The annual Work and Pensions rate increases taking effect in April 2023

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09 January, 2023

Harry Hazelwood

The Department for Work and Pensions has published the annual rate increases that will take effect from 1st April 2023. As set out in the Autumn Statement, the government has followed the recommendations of the Low Pay Commission (LPC), intending to support the living standards of lower paid workers during the cost-of-living crisis. The annual increase to the National Minimum Wage (NMW) and National Living Wage (NLW) reflects an increase of up to 10.9%.

The changes are as follows:

  • 23 and above - £10.42 (previously £9.50)
  • 21-22 - £10.18 (previously £9.18)
  • 18-20 - £7.49 (previously £6.83)
  • 16-17 - £5.28 (previously £4.81)
  • Apprentices - £5.28 (previously £4.81)

Other changes include:

  • The rate for Statutory Sick Pay (SSP) increased to £109.40/ week, up from the previous £99.35/ week.
  • Statutory maternity, paternity, adoption, shared parental and parental bereavement pay will be increased to £172.48/ week, an increase from the previous £156.66/ week.
  • Accommodation offset will be increased by 4.6% to £9.10/ day.

It is stated that the increases will amount to an additional £1,600 to the annual earnings of a full-time worker on the NLW and are expected to provide benefit to over two million low-paid workers. This additional income will likely be welcomed by employees across the UK, many of whom will be feeling the effects of the cost-of-living crisis.

The Chair of the Low Paid Commission, Bryan Sanderson, has said that "the rates announced include the largest increase to the National Living Wage since its introduction in 2016 and will provide a much-needed pay increase to millions of low-paid workers across the UK".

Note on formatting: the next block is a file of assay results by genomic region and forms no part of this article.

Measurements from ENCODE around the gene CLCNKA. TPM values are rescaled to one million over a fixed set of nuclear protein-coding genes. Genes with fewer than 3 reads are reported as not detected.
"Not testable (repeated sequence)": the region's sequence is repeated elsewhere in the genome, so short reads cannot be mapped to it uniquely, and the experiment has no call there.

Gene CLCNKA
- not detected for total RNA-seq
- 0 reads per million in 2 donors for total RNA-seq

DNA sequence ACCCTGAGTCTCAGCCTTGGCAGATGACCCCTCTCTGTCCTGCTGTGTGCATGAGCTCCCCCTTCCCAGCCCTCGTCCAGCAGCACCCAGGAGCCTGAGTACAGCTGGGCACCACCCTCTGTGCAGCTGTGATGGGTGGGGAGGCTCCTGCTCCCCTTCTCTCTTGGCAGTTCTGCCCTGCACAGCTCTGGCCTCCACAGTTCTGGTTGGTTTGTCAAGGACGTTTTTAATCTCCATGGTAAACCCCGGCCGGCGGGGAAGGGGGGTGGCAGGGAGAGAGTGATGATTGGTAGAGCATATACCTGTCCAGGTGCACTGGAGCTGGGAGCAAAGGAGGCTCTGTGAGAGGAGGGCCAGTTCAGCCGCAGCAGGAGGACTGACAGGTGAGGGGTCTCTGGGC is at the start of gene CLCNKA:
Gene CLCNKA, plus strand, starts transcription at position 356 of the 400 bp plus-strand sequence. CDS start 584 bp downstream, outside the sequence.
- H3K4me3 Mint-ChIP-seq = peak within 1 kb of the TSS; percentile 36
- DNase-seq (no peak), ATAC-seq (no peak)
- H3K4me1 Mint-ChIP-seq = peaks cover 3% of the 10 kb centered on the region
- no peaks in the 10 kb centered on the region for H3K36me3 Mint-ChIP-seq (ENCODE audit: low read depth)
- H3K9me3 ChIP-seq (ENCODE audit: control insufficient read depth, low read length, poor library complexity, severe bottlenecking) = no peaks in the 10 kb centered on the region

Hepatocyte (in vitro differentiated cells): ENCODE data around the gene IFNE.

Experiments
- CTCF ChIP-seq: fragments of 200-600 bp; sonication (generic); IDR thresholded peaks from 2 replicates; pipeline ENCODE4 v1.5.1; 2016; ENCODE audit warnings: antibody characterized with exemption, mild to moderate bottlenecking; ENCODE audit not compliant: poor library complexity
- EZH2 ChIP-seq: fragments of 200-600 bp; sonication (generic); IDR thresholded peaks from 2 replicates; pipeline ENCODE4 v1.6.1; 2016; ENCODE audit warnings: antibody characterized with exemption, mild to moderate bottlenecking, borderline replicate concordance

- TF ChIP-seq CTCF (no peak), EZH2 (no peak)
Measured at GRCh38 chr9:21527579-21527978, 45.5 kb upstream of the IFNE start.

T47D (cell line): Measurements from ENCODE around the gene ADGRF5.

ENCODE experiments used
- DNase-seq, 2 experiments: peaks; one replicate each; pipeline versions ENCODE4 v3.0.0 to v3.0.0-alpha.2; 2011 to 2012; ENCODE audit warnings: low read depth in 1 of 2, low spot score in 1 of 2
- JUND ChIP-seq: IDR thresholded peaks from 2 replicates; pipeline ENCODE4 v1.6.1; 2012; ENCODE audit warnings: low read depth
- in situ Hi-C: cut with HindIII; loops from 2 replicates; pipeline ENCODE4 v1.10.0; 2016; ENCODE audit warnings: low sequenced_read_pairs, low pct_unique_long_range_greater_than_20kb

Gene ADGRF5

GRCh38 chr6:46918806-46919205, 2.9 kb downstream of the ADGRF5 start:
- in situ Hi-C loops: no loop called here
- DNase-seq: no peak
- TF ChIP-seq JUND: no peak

However, the Low Incomes Tax Reform Group (LITRG) have presented concerns following the proposed increases. The LITRG Technical Officer, Meredith McCammond, has stated "Increases in the minimum wage mean that extra costs are borne by the employer - not just prima facie rate rise - but also increases in employer's National Insurance Contributions, holiday pay and pensions contributions. Some employers will have already been contending with difficult trading conditions and increasing costs and may struggle to absorb further large increases at this time".

What should you do?

If you are an employer, you should ensure to be prepared for the rate increases before 1 April 2023. For both new starters and current employees, check that you are paying the correct rate and if needed, update their contracts of employment in line with the changes to ensure compliance. A helpful tool for you to utilise is the government's NMW/ NLW calculator to ensure that you are paying your employees correctly.

For more information contact Harry Hazelwood in our Employment & HR department via email or phone on 01772 220207. Alternatively send any question through to Forbes Solicitors via our online Contact Form.

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